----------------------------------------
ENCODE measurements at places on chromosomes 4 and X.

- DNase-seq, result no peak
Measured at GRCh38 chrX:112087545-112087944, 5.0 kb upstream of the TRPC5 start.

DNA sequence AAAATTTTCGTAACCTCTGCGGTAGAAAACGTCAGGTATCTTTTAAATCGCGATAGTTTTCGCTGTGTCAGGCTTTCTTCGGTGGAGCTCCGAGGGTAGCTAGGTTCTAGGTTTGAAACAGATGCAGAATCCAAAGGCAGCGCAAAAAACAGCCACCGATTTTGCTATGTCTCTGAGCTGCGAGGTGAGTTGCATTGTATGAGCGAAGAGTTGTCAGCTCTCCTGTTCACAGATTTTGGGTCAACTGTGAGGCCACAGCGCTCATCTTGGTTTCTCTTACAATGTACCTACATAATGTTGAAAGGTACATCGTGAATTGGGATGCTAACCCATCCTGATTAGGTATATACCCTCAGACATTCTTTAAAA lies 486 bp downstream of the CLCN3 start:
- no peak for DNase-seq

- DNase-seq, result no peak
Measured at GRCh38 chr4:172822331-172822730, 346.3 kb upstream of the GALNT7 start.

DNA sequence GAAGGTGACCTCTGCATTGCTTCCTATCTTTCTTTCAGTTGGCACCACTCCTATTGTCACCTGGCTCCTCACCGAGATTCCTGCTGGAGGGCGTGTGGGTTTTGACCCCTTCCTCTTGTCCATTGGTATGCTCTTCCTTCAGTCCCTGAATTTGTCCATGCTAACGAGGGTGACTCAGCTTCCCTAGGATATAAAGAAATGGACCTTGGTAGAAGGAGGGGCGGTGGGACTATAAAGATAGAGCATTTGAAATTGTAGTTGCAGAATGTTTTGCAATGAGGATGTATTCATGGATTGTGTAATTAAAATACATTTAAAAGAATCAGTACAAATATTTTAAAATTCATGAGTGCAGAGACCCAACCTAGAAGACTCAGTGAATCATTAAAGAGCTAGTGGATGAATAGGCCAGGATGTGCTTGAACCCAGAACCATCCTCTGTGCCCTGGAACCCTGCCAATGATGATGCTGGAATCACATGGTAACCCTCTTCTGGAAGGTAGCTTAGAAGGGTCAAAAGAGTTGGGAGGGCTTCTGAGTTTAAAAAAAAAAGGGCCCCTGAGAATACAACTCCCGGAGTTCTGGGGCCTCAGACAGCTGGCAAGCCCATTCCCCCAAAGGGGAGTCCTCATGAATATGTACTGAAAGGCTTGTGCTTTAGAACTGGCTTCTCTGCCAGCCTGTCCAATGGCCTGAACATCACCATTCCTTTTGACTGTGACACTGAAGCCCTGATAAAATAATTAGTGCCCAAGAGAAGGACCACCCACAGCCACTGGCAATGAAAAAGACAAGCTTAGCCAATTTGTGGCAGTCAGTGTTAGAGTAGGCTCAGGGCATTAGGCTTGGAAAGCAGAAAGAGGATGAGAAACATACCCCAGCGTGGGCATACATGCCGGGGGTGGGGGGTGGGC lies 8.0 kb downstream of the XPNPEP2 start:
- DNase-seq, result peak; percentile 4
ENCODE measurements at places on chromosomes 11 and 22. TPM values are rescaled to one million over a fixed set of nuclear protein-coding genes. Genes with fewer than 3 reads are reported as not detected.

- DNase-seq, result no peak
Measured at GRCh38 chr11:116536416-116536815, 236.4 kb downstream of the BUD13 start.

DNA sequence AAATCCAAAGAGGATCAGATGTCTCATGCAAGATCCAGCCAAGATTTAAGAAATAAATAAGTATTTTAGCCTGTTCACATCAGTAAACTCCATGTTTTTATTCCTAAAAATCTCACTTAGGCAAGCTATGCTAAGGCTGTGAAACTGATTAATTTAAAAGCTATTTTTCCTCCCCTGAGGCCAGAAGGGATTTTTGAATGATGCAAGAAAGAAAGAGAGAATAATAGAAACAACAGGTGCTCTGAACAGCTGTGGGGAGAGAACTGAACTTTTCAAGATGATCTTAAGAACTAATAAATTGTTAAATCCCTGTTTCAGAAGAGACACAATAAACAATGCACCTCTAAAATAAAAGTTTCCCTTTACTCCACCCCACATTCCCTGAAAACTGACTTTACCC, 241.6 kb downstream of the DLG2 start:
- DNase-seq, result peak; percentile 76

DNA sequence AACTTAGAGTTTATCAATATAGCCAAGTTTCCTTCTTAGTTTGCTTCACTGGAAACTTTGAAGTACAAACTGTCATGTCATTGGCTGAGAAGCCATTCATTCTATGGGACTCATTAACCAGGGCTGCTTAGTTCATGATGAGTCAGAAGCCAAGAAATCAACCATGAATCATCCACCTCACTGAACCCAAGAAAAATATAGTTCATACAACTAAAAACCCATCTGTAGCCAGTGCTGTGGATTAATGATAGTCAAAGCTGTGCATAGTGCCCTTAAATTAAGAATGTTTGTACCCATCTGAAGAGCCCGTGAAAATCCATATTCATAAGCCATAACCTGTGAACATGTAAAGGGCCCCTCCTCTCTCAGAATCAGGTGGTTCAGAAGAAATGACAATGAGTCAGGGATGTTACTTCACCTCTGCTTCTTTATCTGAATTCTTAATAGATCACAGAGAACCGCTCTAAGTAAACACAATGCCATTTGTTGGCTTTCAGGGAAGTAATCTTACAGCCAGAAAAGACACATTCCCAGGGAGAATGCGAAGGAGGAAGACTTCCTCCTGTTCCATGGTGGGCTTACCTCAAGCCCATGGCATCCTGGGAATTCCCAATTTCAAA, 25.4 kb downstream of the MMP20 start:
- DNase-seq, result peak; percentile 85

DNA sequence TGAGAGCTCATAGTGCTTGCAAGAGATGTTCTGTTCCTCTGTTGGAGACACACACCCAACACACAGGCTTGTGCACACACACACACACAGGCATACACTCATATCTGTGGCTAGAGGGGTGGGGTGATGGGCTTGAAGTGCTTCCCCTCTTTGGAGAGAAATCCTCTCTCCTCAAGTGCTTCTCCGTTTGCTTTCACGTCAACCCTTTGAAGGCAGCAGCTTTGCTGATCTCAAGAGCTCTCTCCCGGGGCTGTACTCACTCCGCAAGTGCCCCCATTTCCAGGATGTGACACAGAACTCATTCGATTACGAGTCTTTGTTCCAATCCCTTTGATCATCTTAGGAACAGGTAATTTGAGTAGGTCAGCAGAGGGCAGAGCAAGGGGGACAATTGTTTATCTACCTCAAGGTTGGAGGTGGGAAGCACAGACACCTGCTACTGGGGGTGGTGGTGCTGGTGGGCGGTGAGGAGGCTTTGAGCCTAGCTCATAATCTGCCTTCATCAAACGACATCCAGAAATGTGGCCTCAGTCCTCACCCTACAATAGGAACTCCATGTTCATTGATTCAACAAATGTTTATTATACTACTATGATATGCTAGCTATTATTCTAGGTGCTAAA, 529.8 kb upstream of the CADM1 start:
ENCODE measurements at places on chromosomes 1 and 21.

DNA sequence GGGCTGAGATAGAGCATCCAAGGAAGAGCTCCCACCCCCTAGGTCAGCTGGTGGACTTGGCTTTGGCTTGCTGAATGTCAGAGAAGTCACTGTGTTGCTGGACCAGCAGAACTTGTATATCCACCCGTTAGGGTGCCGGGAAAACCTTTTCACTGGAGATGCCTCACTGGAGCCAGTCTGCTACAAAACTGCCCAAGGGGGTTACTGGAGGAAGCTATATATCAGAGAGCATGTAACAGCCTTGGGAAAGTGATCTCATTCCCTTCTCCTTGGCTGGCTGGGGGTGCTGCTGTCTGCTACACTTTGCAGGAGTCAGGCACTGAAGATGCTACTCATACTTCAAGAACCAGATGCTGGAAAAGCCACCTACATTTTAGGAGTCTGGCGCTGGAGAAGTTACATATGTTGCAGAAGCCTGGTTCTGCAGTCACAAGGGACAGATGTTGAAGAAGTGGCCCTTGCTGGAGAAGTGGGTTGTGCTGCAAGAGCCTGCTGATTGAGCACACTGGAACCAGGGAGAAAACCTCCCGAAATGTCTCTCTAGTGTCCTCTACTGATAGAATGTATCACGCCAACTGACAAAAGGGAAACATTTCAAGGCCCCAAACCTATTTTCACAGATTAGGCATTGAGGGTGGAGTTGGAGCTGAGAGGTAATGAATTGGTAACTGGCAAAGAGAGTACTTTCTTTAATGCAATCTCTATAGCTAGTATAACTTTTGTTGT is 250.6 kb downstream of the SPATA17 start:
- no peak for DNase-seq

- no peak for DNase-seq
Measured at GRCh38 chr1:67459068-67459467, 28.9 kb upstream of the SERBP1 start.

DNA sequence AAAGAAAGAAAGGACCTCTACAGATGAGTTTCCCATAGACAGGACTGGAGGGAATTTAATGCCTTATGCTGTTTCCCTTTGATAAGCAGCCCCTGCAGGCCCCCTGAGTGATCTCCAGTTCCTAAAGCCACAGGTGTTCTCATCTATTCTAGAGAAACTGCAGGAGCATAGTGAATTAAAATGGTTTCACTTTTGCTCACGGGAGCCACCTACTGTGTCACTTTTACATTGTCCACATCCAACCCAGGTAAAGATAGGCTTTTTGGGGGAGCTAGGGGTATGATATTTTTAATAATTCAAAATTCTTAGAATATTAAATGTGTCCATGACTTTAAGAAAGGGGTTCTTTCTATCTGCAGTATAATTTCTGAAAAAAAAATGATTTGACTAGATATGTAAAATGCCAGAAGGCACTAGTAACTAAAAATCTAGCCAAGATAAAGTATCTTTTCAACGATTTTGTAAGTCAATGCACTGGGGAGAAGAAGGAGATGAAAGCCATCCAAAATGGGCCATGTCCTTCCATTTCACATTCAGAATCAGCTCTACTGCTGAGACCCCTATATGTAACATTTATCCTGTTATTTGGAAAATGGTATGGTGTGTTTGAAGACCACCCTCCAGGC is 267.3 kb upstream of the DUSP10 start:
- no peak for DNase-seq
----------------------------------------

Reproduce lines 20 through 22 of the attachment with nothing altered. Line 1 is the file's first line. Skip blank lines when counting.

- no peak for DNase-seq

- no peak for DNase-seq
Measured at GRCh38 chr1:67459068-67459467, 28.9 kb upstream of the SERBP1 start.